Last year, The Telegraph reported that 660,000 new companies are registered in the UK every year – the equivalent to 70 new businesses being formed every hour. It also reported that around 60 per cent of these will go bust within three years, and 20 per cent within just 12 months.
There are countless factors that can cause a business to fail, from a flimsy business plan to poor target market research, but there’s one factor in particular that is very common: insufficient funds.
Underestimating the amount of capital needed to succeed is easily done, but can be deadly. Unrealistic operating costs and counting on overly optimistic sales revenue during the fledgling years sees many businesses sink before they’ve left the port.
Unless you have inherited a fortune, setting up a new business will require investment. For a newcomer, the options can be confusing. The following four top tips can help to secure investment for a successful future.
Timing is key. Prior to launching my latest venture, Boundary, I was co-founder of Intelligent Point of Sale (IPOS), which we successfully exited in 2016.
Initially, we bootstrapped IPOS alongside a small business loan from The Prince’s Trust. Shortly afterwards, we took on an office in a business centre and, as soon as we increased our turnover by enough to fund it, we hired a new member of staff wherever we needed the support most.
We had around 16 members of staff and 500 customers before we thought the time was right to consider any external investment – an angel investment round of £500,000 in 2015.
With Boundary, things have been different. We’ve sought investment much earlier in the lifecycle of the business because our ambition is to build something 10+ times the size of IPOS and scale very quickly. My business partner, Paul, and myself have already put in £1million between us and that has taken us 75 per cent of the way to launch, plus we’ve got our first hardware orders, but we plan to deploy a further £2 million just to launch Boundary.
My advice to entrepreneurs is to always bootstrap things for as long as you can to minimise your dilution. The more you can prove to investors, the higher your valuation as a company will be. If you have the resources, it’s best to build your Minimum Viable Product, take it to market, secure some sales, and only then think about seeking investment.
When you are ready to secure investment, it is important to consider exactly what type of investment will suit your business best. There are many different financing options out there, which can be a little mind-boggling. Here’s a quick breakdown of the most popular:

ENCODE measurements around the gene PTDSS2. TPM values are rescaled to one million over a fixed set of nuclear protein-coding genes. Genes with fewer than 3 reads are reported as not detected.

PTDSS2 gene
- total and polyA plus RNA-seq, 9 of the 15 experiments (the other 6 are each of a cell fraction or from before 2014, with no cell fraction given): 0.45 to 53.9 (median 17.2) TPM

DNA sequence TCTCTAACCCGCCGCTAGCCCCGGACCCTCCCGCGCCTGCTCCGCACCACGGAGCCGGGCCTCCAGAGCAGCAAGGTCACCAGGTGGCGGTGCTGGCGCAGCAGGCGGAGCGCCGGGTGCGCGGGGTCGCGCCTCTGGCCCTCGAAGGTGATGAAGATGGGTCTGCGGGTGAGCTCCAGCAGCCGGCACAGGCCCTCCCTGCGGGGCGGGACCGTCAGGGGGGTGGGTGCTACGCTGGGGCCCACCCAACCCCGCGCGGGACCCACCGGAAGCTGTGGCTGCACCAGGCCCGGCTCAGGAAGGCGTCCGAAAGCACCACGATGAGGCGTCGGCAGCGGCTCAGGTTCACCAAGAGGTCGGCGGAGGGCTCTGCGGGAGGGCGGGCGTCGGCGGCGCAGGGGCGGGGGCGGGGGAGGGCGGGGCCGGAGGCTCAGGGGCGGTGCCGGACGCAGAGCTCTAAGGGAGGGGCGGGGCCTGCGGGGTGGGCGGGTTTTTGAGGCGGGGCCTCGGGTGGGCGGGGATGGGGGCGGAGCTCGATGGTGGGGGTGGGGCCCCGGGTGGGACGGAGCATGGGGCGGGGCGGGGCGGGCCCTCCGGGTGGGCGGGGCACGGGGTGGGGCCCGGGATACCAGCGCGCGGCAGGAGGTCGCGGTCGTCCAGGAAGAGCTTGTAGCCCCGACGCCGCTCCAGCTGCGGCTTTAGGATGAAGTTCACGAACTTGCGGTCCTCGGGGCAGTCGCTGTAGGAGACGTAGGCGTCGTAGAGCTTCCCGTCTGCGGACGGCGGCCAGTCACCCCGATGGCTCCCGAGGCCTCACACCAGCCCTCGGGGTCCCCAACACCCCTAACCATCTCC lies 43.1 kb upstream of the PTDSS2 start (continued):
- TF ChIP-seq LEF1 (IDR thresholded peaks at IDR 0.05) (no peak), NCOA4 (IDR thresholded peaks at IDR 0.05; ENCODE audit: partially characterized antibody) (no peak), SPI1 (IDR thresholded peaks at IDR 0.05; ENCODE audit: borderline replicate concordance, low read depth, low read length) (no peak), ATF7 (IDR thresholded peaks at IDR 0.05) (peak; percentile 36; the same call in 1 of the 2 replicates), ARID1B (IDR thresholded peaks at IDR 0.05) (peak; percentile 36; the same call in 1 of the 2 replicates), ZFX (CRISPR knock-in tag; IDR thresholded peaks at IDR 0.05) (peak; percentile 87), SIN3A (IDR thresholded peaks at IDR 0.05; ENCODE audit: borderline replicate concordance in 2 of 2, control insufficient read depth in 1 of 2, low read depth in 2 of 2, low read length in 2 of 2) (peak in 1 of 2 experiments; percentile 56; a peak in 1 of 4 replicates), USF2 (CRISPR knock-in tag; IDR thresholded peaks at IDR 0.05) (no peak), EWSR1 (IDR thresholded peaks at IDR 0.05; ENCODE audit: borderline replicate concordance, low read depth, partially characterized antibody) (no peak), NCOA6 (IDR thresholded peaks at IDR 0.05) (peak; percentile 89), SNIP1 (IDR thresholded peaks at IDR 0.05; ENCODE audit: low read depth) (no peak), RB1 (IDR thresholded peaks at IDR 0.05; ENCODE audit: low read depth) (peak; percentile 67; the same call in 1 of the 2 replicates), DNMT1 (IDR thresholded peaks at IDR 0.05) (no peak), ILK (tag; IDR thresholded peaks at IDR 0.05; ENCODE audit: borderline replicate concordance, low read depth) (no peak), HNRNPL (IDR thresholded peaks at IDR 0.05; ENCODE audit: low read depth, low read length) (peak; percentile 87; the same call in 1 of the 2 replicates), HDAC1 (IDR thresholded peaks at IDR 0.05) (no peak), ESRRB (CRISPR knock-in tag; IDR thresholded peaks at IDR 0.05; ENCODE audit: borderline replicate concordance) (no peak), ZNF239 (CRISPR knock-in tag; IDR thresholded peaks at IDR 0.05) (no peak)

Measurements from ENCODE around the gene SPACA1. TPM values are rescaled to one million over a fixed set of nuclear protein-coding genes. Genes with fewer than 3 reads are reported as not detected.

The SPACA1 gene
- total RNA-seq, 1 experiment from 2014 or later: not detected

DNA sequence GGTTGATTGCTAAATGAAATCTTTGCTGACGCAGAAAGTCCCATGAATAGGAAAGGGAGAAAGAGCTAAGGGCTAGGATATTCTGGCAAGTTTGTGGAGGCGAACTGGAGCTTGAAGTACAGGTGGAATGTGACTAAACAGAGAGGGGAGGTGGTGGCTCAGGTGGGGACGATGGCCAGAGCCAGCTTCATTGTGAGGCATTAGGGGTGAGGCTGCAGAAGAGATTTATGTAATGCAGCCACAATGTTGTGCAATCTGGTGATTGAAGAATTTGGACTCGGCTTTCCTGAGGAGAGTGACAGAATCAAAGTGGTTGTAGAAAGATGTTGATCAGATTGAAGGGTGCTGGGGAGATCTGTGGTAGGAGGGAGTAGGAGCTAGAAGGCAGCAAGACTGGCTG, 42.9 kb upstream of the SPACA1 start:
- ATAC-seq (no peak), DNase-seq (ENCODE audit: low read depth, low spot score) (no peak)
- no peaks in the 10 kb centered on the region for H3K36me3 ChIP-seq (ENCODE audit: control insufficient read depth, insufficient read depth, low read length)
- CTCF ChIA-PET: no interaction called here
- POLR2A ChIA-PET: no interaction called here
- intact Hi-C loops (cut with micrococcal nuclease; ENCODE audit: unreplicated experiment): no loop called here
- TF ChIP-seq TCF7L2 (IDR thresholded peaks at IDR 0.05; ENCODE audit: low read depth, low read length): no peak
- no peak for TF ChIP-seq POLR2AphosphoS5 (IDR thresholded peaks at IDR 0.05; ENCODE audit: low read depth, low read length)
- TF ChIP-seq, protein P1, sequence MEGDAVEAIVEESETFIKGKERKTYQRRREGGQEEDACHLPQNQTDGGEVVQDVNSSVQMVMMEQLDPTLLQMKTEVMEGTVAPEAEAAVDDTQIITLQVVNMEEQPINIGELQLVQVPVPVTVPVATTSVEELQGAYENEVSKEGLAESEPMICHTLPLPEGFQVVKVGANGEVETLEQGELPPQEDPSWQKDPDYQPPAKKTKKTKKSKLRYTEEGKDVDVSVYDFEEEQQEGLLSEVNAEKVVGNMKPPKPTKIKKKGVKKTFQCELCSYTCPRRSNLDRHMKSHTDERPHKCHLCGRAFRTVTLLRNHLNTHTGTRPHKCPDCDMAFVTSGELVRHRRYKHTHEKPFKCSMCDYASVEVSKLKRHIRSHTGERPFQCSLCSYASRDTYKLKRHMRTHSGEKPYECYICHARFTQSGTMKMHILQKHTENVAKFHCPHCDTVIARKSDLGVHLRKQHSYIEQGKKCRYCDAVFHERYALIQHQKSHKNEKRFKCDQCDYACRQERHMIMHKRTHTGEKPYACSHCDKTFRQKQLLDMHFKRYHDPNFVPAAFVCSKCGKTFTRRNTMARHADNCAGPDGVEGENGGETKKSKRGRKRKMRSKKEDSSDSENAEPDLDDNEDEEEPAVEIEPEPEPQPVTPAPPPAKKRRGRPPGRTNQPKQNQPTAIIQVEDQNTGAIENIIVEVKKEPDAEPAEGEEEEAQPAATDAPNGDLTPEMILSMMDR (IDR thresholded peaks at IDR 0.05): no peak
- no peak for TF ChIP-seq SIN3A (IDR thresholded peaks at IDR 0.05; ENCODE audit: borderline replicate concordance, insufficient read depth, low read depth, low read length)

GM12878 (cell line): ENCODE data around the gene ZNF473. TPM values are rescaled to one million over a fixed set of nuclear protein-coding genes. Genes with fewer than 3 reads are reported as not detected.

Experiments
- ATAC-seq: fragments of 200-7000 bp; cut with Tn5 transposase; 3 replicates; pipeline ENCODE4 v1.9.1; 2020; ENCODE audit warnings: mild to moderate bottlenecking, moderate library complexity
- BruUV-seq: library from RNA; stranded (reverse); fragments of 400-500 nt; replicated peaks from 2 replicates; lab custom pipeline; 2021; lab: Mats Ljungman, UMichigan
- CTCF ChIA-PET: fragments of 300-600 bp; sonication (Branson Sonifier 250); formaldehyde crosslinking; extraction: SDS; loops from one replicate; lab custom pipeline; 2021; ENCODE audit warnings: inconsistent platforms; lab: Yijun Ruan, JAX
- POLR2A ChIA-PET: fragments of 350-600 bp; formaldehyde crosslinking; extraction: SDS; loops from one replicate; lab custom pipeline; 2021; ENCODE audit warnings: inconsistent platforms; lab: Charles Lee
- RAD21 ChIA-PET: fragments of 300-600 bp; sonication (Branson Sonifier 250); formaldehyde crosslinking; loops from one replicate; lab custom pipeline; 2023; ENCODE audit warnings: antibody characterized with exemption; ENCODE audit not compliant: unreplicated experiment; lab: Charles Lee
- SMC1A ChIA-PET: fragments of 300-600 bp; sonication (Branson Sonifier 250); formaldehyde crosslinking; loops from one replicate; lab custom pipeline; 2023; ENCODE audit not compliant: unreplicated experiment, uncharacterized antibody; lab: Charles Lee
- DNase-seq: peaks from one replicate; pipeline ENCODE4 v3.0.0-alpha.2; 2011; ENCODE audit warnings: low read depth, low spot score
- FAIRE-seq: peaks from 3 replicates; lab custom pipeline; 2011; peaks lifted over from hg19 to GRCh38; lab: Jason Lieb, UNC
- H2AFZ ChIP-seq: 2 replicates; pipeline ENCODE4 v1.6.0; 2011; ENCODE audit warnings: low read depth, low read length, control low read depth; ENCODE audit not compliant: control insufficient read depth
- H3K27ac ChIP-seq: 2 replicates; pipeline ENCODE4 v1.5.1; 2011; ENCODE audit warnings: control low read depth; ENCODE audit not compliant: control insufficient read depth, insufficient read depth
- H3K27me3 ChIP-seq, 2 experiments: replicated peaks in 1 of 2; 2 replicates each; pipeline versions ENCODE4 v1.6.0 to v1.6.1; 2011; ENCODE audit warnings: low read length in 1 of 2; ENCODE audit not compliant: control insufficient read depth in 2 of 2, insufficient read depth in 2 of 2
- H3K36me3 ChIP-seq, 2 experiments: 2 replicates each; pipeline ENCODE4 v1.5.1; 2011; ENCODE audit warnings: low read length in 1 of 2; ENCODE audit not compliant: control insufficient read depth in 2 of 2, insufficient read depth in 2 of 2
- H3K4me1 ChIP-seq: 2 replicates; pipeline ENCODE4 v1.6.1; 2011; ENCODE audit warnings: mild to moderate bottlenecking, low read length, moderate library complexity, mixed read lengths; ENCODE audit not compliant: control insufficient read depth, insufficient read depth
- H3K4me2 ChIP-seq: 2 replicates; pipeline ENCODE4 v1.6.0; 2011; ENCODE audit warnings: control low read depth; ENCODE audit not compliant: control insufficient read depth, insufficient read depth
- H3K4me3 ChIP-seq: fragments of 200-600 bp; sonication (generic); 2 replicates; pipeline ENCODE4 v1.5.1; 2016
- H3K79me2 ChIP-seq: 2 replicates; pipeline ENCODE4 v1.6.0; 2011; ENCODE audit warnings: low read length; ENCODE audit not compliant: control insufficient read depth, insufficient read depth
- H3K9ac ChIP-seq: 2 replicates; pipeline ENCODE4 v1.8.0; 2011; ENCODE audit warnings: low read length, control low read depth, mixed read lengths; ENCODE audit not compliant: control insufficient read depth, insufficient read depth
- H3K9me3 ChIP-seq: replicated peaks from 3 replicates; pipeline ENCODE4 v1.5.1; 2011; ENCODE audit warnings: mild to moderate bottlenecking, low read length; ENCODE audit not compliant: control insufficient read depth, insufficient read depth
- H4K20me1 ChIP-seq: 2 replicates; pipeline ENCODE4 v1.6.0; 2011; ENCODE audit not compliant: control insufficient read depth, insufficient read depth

It is crucial to do your homework and ensure that whatever financing option you choose is the one you feel best suits your business.
Once you have decided to seek investment, you should then turn your attention to how to draw in potential investors. This is where a convincing pitch deck proves invaluable.
Your pitch deck is your opportunity to clearly communicate your bright idea, so a lot of thought should be put into it. Remember, first impressions matter, so make sure you are crystal clear on what you do from the get-go. And keep the most impactful information at the start of your pitch, while the attention of your investors is sharp.
You want your pitch deck to start with your company purpose. What problem have you come across? How can you offer a solution? Then you can focus on your market, competition, product, business model and financials.
A well designed slide deck is your chance to showcase the investment opportunity, tell your story, display the strengths of your team and showcase any traction to date.
Finally, it is worth remembering that not every business is investable. If you want to successfully secure capital, you must be able to show that your business is scalable.
In order to prove that it is, you should keep several considerations in mind, including how you plan to refine your company’s growth trajectory, how you will deliver your product across borders, and how to acquire and support your customers in a repeatable, efficient way. It’s worth considering what your product will need to operate as it scales in terms of infrastructure as well as translation or legal compliance as it enters new markets.
In a broader sense you also might find yourself fielding questions on how you plan to articulate culture and values, how you will acquire talent for specialist jobs, and what short-term, mid-term and long-term goals you plan to set.
If you can successfully prove that your business is scalable, there’s a good chance investors will consider parting with their hard earned cash, helping you on your journey to business success.